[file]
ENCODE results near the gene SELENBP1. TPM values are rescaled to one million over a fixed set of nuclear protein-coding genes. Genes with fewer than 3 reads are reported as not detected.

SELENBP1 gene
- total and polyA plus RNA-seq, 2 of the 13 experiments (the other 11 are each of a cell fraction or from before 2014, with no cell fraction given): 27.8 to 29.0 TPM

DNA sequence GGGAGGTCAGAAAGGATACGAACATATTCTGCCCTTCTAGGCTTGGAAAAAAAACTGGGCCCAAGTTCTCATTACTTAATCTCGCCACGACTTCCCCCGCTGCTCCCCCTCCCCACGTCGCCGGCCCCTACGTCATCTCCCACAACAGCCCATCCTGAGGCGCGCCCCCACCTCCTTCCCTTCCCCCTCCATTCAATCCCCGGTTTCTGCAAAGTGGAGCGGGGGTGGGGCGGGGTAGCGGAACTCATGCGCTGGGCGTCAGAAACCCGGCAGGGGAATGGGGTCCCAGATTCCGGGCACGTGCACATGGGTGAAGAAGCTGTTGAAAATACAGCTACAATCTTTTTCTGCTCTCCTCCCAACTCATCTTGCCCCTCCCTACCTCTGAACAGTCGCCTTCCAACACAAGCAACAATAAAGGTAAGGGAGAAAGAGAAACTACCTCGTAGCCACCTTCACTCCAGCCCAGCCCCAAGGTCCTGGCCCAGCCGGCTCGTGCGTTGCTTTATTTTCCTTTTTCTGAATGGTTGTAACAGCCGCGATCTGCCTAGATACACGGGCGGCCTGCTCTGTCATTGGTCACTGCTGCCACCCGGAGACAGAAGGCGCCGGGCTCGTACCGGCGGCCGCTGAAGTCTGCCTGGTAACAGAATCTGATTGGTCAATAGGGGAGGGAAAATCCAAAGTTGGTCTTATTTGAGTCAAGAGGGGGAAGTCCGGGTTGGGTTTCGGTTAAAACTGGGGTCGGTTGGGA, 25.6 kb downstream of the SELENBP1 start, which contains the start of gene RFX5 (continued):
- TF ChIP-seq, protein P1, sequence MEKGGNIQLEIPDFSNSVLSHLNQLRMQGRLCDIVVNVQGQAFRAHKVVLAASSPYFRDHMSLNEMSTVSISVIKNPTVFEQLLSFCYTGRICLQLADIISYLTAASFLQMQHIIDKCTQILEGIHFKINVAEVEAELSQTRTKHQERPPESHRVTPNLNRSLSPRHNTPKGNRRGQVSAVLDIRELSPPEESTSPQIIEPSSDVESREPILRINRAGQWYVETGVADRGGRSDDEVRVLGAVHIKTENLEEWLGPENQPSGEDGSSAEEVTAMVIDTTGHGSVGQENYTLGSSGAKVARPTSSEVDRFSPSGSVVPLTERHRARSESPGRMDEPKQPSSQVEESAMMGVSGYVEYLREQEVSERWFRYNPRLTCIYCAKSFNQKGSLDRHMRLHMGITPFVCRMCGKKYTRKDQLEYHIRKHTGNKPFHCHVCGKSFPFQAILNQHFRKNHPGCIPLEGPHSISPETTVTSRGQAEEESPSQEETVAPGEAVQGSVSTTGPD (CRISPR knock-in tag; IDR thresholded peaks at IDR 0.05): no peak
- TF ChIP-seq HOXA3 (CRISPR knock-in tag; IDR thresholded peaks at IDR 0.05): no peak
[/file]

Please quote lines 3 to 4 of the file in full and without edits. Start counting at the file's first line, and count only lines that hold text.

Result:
- total and polyA plus RNA-seq, 2 of the 13 experiments (the other 11 are each of a cell fraction or from before 2014, with no cell fraction given): 27.8 to 29.0 TPM

DNA sequence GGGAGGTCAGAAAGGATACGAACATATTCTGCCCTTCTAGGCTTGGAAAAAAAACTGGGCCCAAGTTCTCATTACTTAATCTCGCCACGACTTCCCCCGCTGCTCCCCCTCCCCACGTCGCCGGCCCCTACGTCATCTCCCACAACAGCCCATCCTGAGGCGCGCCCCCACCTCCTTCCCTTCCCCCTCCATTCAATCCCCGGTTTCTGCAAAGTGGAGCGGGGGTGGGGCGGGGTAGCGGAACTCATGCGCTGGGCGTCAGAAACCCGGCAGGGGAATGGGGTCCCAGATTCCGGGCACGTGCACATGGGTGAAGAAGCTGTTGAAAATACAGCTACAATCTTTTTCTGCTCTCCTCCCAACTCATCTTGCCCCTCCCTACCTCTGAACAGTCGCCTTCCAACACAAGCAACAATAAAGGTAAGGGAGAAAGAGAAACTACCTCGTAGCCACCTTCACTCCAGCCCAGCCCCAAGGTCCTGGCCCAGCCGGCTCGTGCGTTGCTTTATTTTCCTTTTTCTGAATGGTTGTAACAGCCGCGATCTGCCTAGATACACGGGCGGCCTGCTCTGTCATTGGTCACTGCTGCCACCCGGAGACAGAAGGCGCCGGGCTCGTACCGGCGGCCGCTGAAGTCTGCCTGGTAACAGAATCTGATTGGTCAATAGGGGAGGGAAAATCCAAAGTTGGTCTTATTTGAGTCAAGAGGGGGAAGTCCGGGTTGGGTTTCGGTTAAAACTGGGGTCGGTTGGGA, 25.6 kb downstream of the SELENBP1 start, which contains the start of gene RFX5 (continued):